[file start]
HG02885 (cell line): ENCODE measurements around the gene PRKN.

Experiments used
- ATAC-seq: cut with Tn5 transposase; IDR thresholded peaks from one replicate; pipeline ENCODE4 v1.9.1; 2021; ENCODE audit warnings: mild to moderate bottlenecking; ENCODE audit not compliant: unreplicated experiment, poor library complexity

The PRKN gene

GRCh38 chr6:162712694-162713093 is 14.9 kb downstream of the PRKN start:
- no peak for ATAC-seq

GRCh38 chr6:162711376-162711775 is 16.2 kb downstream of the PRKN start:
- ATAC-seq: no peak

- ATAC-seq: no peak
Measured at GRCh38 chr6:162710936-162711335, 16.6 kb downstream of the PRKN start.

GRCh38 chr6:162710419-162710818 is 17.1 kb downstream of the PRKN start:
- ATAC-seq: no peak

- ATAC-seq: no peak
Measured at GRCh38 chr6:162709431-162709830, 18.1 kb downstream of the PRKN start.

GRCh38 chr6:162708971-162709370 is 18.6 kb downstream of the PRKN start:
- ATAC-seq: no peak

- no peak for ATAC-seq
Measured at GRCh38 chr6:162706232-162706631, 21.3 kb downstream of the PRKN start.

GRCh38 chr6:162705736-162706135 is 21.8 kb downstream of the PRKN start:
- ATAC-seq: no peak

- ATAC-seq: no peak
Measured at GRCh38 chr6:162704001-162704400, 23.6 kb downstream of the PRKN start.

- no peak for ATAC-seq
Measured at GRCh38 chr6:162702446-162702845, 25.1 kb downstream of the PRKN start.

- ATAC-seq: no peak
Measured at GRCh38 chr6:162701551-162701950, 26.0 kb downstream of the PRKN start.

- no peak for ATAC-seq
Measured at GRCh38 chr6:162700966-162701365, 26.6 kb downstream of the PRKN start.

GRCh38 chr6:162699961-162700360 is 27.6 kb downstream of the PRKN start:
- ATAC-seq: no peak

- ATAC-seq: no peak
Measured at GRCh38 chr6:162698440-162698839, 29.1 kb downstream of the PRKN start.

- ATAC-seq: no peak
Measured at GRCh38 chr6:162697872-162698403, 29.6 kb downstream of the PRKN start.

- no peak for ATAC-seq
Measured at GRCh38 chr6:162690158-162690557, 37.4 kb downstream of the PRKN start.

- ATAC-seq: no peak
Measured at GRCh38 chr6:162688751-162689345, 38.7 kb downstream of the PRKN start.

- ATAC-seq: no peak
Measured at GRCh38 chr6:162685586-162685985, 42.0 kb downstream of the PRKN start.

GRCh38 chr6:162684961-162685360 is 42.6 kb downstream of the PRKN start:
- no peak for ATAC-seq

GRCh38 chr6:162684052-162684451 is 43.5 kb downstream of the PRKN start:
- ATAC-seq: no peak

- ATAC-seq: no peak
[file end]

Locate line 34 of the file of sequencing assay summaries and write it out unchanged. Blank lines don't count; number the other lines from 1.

Measured at GRCh38 chr6:162697872-162698403, 29.6 kb downstream of the PRKN start.